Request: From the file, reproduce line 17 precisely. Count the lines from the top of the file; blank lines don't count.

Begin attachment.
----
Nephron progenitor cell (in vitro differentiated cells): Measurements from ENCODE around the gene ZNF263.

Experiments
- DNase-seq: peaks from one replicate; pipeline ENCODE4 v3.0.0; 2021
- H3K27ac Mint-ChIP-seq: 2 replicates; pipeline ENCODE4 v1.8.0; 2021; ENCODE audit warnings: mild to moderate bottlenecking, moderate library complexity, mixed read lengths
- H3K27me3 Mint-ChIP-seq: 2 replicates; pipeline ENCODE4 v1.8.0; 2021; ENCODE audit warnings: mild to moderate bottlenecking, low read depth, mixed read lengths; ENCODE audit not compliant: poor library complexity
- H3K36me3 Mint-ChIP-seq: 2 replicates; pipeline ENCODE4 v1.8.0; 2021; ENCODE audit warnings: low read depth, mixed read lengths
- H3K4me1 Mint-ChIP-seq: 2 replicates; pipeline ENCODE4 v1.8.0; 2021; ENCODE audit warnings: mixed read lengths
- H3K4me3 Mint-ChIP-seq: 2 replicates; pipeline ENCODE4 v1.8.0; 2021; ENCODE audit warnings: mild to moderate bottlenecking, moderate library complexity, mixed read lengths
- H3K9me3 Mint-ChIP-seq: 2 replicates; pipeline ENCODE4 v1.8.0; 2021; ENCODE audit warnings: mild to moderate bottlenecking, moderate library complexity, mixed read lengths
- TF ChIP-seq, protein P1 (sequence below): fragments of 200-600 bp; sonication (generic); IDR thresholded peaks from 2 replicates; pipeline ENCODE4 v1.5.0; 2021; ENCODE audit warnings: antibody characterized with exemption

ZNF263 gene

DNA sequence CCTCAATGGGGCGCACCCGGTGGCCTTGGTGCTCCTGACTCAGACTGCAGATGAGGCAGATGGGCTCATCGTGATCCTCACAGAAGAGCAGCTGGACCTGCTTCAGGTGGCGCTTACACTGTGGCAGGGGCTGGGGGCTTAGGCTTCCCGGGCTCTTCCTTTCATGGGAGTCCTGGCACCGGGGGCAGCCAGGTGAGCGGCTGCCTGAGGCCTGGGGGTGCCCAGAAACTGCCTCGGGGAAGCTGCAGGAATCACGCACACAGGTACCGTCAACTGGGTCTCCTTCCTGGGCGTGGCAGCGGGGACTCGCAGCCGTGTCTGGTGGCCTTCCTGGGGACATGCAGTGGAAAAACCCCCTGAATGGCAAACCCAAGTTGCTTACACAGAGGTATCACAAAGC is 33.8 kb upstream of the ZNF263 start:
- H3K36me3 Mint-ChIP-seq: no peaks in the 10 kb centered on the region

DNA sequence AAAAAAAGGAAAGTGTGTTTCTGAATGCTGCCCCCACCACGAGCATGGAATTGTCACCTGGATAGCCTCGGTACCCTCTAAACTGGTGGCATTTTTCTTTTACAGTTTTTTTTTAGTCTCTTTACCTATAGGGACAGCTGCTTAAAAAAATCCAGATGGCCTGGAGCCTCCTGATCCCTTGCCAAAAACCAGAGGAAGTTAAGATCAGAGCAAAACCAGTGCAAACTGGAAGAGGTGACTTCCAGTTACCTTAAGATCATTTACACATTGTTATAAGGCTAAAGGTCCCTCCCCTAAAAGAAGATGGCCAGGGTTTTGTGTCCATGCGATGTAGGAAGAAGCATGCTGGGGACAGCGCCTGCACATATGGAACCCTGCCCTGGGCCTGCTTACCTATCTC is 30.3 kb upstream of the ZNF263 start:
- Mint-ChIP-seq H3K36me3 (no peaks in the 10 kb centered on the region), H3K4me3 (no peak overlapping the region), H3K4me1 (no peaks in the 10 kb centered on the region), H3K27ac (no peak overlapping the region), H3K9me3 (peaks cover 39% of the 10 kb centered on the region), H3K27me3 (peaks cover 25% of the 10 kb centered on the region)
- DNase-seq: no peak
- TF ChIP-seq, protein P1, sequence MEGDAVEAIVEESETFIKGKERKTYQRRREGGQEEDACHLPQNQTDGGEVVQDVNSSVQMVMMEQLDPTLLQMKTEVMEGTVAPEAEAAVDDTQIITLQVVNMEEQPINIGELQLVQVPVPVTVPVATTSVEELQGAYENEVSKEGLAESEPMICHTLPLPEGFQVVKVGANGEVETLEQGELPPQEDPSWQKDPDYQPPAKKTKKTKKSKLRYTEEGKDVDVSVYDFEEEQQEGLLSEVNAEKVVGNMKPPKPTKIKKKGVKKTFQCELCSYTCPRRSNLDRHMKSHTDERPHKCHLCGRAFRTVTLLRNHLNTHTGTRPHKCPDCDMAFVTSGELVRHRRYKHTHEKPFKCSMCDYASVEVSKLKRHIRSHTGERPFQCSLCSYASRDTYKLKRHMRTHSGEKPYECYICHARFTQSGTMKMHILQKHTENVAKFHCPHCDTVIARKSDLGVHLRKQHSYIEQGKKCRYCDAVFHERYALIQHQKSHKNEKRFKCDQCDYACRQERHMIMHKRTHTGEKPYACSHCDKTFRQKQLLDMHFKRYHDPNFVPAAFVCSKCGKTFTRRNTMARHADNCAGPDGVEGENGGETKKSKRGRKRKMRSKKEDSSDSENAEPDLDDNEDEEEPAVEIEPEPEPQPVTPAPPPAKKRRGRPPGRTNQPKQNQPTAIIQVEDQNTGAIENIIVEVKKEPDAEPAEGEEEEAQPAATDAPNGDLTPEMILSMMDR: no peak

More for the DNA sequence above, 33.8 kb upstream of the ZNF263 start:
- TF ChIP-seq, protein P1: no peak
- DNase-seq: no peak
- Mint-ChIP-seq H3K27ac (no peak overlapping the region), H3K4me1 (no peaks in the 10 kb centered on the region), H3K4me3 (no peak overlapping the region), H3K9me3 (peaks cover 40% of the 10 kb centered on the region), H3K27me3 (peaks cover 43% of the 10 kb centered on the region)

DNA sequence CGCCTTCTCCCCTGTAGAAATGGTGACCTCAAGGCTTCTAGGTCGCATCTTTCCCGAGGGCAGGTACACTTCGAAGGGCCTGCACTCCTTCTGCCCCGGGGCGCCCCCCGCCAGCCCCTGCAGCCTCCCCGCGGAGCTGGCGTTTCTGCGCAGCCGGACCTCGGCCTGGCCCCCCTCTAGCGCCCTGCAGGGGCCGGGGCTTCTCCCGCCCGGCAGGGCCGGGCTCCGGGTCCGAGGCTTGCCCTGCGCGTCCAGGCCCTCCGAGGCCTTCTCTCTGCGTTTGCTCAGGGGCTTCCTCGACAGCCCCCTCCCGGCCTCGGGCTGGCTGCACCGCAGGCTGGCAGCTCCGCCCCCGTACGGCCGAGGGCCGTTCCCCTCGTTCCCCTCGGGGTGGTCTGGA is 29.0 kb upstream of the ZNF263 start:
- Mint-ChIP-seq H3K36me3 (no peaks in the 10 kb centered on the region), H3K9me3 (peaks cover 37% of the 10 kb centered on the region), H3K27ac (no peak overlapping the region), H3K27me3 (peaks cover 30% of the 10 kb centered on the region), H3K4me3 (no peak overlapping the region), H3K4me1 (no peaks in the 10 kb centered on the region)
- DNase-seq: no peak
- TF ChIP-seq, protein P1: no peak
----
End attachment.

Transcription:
- TF ChIP-seq, protein P1, sequence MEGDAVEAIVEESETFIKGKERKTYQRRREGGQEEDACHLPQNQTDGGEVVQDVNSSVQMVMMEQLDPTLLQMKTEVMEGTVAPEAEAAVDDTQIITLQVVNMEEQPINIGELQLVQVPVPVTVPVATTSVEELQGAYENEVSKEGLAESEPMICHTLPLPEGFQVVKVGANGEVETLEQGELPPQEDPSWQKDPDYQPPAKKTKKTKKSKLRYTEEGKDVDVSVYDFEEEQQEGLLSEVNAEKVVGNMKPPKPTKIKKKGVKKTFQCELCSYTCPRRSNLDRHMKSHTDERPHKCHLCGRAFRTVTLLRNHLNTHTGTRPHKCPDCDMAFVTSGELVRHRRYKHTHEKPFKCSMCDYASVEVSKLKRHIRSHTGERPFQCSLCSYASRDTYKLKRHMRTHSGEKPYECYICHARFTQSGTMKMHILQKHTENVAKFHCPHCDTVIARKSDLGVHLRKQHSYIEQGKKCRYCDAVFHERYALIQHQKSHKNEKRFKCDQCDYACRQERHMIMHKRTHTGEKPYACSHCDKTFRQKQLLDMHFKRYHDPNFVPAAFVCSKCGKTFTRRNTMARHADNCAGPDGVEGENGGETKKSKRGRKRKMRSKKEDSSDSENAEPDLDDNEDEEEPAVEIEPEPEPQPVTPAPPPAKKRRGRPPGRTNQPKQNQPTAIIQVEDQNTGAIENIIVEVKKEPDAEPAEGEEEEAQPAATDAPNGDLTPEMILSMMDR: no peak